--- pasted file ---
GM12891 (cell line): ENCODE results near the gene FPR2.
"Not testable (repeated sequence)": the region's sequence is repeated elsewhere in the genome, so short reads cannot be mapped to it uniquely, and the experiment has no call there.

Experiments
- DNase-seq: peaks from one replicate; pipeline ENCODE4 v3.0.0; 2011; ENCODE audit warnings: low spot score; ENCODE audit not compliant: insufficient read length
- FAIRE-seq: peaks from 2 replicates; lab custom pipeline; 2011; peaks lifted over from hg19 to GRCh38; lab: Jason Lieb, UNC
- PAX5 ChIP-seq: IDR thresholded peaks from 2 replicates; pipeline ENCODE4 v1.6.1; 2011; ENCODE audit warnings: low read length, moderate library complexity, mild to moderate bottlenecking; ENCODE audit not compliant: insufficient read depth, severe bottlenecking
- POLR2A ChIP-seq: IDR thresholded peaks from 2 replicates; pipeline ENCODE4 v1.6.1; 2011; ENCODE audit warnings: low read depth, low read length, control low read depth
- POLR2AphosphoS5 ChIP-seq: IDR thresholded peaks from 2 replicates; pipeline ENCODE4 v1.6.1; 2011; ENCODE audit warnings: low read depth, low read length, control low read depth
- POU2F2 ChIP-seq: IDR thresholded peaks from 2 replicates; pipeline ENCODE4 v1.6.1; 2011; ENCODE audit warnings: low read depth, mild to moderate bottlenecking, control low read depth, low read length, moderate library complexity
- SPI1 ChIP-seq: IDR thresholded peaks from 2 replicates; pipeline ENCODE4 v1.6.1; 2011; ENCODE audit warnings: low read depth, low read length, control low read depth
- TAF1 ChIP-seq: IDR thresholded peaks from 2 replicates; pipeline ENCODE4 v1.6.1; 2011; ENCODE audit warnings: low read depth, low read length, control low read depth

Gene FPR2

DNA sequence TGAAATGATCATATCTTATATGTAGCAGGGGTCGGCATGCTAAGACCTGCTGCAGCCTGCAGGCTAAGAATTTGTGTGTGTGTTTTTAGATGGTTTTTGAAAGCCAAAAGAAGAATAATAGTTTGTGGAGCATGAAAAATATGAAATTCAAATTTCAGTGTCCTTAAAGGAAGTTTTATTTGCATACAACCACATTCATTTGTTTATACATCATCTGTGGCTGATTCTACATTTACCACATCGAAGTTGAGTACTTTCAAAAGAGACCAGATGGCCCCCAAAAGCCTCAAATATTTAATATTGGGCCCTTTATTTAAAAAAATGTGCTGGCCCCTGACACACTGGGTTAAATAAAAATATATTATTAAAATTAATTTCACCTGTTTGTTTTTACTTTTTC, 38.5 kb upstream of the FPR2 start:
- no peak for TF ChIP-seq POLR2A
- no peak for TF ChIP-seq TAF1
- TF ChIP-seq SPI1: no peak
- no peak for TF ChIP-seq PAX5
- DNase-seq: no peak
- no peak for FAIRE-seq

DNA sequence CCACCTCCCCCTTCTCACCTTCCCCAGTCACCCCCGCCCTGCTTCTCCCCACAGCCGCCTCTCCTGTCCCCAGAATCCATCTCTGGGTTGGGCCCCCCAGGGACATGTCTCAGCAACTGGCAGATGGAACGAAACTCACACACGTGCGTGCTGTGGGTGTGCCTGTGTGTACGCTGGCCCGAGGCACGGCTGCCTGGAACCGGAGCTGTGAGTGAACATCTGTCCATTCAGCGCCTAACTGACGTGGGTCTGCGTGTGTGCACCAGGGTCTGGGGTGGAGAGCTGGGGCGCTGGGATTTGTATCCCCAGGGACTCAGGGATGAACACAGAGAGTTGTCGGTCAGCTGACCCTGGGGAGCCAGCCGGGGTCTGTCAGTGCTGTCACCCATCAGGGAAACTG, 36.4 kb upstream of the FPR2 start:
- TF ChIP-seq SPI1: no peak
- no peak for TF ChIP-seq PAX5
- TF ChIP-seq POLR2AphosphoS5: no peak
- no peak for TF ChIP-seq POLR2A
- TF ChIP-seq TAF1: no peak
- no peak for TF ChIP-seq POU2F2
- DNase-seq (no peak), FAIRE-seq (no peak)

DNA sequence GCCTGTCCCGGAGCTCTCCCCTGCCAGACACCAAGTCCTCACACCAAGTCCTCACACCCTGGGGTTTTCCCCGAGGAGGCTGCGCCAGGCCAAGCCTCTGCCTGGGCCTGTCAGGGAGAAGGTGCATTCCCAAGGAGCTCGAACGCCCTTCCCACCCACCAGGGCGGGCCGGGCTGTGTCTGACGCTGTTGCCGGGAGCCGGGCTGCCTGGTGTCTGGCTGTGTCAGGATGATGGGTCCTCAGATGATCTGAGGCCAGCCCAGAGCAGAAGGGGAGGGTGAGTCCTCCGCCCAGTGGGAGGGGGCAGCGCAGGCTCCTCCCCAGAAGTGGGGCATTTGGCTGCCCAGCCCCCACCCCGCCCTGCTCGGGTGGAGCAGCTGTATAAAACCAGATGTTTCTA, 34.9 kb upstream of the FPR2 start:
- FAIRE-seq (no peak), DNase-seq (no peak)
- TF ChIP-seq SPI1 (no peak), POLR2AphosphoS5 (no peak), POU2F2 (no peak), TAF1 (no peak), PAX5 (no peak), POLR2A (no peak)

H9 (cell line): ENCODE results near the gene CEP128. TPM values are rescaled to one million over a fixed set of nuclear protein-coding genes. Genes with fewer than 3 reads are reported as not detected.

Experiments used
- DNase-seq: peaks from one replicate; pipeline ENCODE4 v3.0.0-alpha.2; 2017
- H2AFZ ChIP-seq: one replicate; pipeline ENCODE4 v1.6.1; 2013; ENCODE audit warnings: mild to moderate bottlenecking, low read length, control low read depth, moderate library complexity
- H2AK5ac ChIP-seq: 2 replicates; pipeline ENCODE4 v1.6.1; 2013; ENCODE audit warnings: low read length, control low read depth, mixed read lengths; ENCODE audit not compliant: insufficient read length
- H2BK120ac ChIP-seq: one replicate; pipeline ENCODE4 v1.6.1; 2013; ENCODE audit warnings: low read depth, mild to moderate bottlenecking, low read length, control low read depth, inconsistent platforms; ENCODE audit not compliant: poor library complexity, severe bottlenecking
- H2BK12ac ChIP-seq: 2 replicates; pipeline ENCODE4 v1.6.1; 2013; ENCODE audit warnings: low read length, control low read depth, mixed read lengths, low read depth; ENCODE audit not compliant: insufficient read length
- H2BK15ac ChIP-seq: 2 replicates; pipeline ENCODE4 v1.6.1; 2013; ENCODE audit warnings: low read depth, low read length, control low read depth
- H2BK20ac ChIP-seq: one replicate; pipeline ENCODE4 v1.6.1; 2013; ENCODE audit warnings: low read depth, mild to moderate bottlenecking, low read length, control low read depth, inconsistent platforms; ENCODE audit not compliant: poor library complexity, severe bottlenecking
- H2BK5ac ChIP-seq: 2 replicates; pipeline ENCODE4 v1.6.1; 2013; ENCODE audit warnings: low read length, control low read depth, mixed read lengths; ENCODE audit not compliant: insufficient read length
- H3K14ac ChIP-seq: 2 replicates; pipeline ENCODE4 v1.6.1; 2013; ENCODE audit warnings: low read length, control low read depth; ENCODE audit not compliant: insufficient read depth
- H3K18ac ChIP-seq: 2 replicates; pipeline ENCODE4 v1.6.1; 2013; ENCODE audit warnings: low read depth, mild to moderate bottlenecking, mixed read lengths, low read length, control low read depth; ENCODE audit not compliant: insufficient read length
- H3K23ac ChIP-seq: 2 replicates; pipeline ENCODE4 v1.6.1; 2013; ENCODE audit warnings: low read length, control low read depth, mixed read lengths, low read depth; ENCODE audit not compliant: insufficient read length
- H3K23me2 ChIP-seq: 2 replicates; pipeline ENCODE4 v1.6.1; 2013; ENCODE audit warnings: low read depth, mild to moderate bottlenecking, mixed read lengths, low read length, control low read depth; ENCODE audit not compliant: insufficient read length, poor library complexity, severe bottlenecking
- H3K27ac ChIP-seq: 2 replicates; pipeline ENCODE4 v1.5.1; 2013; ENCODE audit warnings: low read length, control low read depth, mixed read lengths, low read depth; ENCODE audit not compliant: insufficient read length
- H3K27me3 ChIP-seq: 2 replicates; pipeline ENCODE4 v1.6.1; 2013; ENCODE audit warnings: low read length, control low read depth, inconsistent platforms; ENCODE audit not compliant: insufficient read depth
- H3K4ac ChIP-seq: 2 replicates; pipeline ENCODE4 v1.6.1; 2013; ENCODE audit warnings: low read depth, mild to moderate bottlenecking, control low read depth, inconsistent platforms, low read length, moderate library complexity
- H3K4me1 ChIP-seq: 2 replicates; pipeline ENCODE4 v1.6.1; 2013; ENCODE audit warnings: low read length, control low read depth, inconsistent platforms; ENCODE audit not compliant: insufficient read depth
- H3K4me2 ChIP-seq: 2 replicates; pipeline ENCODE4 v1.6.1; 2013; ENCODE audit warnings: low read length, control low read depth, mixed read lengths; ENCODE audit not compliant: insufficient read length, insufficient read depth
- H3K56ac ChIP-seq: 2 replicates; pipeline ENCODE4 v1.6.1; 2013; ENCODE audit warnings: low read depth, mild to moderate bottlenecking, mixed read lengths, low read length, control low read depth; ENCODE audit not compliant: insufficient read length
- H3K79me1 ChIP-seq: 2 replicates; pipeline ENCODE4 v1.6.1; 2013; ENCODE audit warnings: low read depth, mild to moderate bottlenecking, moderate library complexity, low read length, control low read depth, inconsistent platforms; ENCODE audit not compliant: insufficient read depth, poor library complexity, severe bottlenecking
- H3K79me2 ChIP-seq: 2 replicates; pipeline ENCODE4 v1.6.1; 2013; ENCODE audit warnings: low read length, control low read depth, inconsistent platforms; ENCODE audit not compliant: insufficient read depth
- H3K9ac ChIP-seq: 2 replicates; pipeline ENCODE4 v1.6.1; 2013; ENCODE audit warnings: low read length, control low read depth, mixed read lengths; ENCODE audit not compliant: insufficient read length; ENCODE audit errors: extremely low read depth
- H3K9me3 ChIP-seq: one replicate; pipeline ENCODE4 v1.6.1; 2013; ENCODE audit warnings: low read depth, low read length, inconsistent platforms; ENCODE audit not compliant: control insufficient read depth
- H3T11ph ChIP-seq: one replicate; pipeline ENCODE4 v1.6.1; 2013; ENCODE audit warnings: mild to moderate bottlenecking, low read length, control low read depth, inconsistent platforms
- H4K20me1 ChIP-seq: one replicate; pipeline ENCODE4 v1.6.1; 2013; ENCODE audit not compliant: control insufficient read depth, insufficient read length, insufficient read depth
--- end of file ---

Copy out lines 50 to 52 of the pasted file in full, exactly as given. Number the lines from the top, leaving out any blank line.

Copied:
- H3K56ac ChIP-seq: 2 replicates; pipeline ENCODE4 v1.6.1; 2013; ENCODE audit warnings: low read depth, mild to moderate bottlenecking, mixed read lengths, low read length, control low read depth; ENCODE audit not compliant: insufficient read length
- H3K79me1 ChIP-seq: 2 replicates; pipeline ENCODE4 v1.6.1; 2013; ENCODE audit warnings: low read depth, mild to moderate bottlenecking, moderate library complexity, low read length, control low read depth, inconsistent platforms; ENCODE audit not compliant: insufficient read depth, poor library complexity, severe bottlenecking
- H3K79me2 ChIP-seq: 2 replicates; pipeline ENCODE4 v1.6.1; 2013; ENCODE audit warnings: low read length, control low read depth, inconsistent platforms; ENCODE audit not compliant: insufficient read depth